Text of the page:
FRIENDS and family gathered from far and wide to pay their respects to a former RAF bomber who became a colourful anti-war protester.

Chicago-born Bertie Lewis died last month at the Royal Bolton Hospital after a heart attack at the age of 90.

The former Royal Air Force bomber, who flew in more than 40 flying missions during the Second World War, had been in hospital for an operation on his hip.

Former Bolton South East MP Dr Brian Iddon, local councillors Frank White and Noel Spencer, and union chief Bernie Gallagher were among the mourners at a packed Overdale Crematorium.

During the 30-minute service, his son Roger described how Mr Lewis loved being contrary, often championing the minority opinion. He said: “I thought at times that if I agreed with him on a matter too much, he would take the opposite opinion. He loved engaging in contrarianism.”

Mr Lewis also described how his dad — who would also place a wreath of white poppies at the town’s war memorial during the Remembrance Day service — was determined to have a hip replacement operation, despite the risks involved at his age.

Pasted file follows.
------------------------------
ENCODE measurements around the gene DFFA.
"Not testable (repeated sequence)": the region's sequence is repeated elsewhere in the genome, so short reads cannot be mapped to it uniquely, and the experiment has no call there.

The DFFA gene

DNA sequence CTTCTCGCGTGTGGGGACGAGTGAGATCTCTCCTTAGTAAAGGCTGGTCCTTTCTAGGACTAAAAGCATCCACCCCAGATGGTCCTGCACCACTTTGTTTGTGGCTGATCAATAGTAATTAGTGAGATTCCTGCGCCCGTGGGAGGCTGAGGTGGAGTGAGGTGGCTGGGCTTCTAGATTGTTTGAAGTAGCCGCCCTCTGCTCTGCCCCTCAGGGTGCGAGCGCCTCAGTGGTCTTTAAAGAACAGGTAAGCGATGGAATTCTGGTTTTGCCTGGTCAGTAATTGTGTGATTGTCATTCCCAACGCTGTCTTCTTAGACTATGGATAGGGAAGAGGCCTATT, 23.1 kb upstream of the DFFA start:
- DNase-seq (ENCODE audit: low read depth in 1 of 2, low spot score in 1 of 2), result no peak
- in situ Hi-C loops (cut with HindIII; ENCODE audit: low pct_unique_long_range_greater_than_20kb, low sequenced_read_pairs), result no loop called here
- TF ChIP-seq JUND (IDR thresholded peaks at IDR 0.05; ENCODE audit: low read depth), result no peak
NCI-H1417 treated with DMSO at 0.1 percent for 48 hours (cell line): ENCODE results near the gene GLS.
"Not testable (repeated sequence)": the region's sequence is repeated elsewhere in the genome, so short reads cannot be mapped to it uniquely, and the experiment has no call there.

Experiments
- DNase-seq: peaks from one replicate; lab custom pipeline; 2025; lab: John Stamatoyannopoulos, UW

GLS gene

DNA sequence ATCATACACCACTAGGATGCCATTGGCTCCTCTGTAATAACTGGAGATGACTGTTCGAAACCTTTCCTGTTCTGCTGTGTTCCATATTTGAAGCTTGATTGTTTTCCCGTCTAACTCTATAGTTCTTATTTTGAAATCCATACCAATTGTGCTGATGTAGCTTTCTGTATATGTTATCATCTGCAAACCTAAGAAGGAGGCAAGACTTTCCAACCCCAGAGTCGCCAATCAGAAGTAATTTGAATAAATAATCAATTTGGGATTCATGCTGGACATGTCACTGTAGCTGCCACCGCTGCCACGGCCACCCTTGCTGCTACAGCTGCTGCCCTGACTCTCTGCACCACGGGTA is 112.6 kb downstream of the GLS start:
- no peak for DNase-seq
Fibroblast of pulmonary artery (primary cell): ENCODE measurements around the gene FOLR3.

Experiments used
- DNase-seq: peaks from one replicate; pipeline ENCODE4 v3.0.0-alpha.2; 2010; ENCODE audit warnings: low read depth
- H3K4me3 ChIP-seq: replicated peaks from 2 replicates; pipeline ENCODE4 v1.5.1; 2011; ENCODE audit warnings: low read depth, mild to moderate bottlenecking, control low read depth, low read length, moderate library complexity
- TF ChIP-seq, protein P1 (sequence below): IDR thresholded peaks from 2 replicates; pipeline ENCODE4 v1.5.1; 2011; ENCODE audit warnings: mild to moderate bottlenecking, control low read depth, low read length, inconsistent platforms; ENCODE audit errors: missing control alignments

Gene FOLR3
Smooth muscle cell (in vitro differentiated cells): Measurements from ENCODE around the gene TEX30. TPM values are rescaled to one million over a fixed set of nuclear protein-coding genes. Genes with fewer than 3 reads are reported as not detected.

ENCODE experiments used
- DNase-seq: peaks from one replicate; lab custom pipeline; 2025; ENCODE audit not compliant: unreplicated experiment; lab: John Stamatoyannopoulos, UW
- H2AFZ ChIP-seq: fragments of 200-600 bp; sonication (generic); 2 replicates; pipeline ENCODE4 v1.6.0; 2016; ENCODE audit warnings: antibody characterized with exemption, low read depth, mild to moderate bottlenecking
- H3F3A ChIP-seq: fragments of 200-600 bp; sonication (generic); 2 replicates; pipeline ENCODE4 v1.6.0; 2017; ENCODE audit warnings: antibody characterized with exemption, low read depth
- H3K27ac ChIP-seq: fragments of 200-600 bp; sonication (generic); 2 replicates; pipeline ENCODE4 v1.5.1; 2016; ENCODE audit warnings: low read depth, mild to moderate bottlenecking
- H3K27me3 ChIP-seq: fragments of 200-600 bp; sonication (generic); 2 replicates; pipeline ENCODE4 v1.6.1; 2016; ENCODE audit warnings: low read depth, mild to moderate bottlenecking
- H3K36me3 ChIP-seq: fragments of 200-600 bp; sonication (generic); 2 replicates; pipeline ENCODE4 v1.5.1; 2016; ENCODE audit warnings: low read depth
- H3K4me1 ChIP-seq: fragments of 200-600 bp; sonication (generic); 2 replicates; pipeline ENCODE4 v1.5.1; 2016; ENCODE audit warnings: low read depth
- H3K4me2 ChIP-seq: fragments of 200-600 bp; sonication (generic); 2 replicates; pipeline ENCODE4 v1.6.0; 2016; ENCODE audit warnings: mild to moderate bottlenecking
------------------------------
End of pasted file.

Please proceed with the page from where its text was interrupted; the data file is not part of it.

“He said the chances were better than during his days in the RAF as a bomber. Even though he never returned from that final operation, he always did say that it was ‘better to die on your feet than live on your knees’.”

His friend Malcolm Pittock, himself a staunch anti-war protester, also spoke at the service of his respect for Mr Lewis, despite the former RAF man’s less-than-peaceful past.

He said: “He had physical and moral strength and it was his determination that ensured that Bolton was the only place in the country where the laying of white poppies was part of the official service. It would be a tribute to Bertie if that was allowed to continue.

There are many other stories I think we could all tell about Bertie and I hope we will have a chance to after the funeral.”

After the funeral, friends and family travelled to the Derby Ward Labour Club in Deane Road for a reception.

Cllr Noel Spencer said: “It was a lovely service, very fitting for Bertie.”